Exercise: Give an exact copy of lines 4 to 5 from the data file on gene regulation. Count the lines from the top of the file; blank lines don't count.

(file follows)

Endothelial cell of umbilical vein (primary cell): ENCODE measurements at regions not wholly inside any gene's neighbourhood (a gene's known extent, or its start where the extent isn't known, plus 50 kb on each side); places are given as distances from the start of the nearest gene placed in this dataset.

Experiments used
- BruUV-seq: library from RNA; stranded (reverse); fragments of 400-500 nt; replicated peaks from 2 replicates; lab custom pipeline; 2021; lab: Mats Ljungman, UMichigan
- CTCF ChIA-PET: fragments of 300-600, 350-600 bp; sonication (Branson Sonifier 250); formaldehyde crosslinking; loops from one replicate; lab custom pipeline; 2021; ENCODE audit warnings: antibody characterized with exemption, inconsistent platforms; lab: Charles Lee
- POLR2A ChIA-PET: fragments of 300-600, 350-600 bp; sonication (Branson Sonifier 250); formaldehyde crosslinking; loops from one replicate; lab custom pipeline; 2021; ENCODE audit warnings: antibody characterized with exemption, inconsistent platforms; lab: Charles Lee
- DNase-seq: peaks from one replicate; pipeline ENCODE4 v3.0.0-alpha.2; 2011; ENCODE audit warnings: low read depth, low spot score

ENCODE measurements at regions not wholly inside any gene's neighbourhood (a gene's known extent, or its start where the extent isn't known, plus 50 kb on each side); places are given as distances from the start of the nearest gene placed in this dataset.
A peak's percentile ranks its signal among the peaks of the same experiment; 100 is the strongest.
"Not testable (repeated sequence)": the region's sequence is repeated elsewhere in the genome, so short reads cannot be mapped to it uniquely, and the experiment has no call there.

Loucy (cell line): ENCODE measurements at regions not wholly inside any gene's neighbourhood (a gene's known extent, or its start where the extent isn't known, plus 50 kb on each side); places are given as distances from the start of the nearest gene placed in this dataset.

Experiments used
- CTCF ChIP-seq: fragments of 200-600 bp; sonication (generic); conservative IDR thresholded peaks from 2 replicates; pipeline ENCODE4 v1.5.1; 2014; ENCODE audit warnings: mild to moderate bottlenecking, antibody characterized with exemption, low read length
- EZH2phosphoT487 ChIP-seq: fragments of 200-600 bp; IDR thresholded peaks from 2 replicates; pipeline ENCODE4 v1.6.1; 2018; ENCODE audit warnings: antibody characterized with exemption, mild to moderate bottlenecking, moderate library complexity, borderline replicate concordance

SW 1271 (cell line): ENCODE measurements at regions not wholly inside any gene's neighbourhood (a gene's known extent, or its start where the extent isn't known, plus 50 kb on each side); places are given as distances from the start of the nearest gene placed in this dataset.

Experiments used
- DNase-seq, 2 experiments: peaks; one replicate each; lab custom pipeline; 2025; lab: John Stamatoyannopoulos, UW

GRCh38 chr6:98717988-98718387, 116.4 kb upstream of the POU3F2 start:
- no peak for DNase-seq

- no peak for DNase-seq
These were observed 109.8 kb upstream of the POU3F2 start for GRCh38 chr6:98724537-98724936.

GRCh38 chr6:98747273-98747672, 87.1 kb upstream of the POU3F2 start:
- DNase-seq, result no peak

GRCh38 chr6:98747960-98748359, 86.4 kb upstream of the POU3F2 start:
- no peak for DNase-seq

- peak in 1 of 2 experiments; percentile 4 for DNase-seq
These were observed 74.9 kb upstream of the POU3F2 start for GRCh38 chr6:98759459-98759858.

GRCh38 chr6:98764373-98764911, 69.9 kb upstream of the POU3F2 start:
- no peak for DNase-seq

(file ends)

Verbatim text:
- CTCF ChIA-PET: fragments of 300-600, 350-600 bp; sonication (Branson Sonifier 250); formaldehyde crosslinking; loops from one replicate; lab custom pipeline; 2021; ENCODE audit warnings: antibody characterized with exemption, inconsistent platforms; lab: Charles Lee
- POLR2A ChIA-PET: fragments of 300-600, 350-600 bp; sonication (Branson Sonifier 250); formaldehyde crosslinking; loops from one replicate; lab custom pipeline; 2021; ENCODE audit warnings: antibody characterized with exemption, inconsistent platforms; lab: Charles Lee